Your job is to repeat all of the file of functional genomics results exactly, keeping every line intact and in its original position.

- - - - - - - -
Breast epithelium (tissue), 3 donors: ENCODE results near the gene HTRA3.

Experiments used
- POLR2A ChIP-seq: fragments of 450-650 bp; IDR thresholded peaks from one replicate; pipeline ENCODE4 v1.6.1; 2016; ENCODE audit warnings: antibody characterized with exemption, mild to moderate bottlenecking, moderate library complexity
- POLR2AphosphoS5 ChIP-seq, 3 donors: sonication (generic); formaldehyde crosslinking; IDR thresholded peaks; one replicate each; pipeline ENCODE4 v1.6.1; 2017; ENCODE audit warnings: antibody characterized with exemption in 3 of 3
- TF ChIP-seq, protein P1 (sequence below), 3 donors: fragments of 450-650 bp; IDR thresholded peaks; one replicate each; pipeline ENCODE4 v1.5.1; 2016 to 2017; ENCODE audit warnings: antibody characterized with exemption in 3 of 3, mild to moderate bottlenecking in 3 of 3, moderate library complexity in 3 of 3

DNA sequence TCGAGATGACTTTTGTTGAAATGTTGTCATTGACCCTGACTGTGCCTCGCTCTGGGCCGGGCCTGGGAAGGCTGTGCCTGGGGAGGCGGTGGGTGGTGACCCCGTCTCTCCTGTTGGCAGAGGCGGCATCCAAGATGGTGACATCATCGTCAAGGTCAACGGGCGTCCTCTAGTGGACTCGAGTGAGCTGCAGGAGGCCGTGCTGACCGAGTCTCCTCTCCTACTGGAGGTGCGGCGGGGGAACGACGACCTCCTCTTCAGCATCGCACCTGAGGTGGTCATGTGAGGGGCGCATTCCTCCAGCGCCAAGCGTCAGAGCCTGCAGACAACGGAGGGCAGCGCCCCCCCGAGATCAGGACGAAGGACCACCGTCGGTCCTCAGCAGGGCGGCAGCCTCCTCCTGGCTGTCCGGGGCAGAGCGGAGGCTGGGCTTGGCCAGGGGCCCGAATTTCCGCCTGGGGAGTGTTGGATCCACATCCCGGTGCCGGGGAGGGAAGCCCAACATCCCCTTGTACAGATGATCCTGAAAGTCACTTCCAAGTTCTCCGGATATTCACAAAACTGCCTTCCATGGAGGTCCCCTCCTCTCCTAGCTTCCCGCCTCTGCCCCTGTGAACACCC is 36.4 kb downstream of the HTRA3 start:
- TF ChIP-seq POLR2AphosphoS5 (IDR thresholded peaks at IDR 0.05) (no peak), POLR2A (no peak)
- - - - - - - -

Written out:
Breast epithelium (tissue), 3 donors: ENCODE results near the gene HTRA3.

Experiments used
- POLR2A ChIP-seq: fragments of 450-650 bp; IDR thresholded peaks from one replicate; pipeline ENCODE4 v1.6.1; 2016; ENCODE audit warnings: antibody characterized with exemption, mild to moderate bottlenecking, moderate library complexity
- POLR2AphosphoS5 ChIP-seq, 3 donors: sonication (generic); formaldehyde crosslinking; IDR thresholded peaks; one replicate each; pipeline ENCODE4 v1.6.1; 2017; ENCODE audit warnings: antibody characterized with exemption in 3 of 3
- TF ChIP-seq, protein P1 (sequence below), 3 donors: fragments of 450-650 bp; IDR thresholded peaks; one replicate each; pipeline ENCODE4 v1.5.1; 2016 to 2017; ENCODE audit warnings: antibody characterized with exemption in 3 of 3, mild to moderate bottlenecking in 3 of 3, moderate library complexity in 3 of 3

DNA sequence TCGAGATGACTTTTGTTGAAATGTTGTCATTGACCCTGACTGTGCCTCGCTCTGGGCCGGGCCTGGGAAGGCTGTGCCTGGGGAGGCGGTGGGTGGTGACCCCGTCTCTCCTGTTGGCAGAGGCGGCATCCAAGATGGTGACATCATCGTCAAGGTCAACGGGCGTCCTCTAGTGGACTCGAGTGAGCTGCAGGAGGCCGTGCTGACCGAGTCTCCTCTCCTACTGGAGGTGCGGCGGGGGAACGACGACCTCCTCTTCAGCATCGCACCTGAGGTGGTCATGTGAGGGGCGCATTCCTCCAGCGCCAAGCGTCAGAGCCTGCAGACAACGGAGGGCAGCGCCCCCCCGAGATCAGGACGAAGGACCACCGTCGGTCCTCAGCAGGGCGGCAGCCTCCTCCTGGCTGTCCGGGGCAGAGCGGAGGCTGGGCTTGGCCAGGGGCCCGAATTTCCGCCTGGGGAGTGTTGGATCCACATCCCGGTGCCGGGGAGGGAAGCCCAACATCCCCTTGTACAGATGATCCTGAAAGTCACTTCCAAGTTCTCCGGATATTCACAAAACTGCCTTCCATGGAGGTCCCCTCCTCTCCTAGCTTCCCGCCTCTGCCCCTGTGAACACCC is 36.4 kb downstream of the HTRA3 start:
- TF ChIP-seq POLR2AphosphoS5 (IDR thresholded peaks at IDR 0.05) (no peak), POLR2A (no peak)